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New law would demote Arabic language in the name of 'social cohesion'

Members of Knesset say law builds a ‘collective identity’ that will preserve the ‘values of democracy.’

By Orly Noy

A group of MKs from Yisrael Beiteinu, Likud and Jewish Home recently submitted a bill that calls to rescind the status of Arabic as an official language in Israel.

On its own, the bill is neither out of the ordinary nor surprising, as it joins a long list of draft laws that were brought before the Knesset plenum over the past years, including the Citizenship Law, the Nakba Law, the Loyalty Law, the Basic Law that declares Israel as the nation state of the Jewish people, and so on. After several decades of dispossessing its Palestinian citizens from their lands, the state is now moving on to dispossess them of their culture, including their language, identity and sense of belonging.

Palestinian protesters march in Haifa against Operation Protective Edge. (photo: Oren Ziv/Activestills.org)

Palestinian protesters march in Haifa against Operation Protective Edge. (photo: Oren Ziv/Activestills.org)

The identity of the lawmakers behind the bill is not surprising, nor are their party affiliations, which that have long ceased to be part of the right-wing margins and have reached deep into the heart of the ruling party. Let us not forget the benefactor of the bill, “The Lobby for the Strengthening of the Hebrew Language.” One of its members is Dr. Zvi Zameret, the former chairman of the Pedagogical Secretariat of Israel’s Education Ministry. He is the same man who was behind the widespread cuts in civics studies in favor of Jewish studies, as well as the “updating” of the contents of civics books in the spirit of Zionism.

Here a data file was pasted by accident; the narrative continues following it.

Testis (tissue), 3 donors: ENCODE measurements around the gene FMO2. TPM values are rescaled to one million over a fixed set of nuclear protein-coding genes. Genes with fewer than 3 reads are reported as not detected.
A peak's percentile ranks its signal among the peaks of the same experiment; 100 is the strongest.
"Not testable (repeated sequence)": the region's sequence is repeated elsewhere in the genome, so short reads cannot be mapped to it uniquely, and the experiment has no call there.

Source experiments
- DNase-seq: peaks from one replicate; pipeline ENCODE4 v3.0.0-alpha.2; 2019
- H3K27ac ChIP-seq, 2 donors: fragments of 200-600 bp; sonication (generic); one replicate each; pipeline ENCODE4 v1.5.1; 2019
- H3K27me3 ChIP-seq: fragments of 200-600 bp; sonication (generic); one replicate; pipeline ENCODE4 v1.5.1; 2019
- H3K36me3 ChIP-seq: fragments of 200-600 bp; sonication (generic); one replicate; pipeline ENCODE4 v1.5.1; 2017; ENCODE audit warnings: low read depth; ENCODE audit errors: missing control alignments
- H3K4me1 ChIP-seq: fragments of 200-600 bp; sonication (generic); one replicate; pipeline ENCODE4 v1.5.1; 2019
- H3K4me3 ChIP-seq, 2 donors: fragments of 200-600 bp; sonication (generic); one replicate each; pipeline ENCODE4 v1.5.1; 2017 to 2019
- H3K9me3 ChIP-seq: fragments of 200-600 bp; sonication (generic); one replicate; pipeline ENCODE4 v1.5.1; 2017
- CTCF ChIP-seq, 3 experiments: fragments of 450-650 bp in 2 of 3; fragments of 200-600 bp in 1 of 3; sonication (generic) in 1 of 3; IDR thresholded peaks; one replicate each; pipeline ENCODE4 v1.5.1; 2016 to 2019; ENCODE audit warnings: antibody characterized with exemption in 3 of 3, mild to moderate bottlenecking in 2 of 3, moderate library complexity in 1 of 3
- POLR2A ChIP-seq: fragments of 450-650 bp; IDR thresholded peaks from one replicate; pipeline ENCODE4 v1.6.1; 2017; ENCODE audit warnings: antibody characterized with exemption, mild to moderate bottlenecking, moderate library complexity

What I find interesting about the current proposal is its wording:

Passing this law will contribute to social cohesion in the State of Israel and to building a collective identity necessary to foster mutual trust in society and preserve the values of democracy.

I won’t waste my time writing about the so-called “values of democracy” that this bill seeks to promote. However, it is important to look closely at its other goals: social cohesion, building a collective identity and mutual trust in society. The authors of the draft law are actually saying, unanimously, that excluding Arabic – and thus the people who speak the language – is a condition for social cohesion in Israel, and that a collective Israeli identity does not include Arabic-speaking citizens.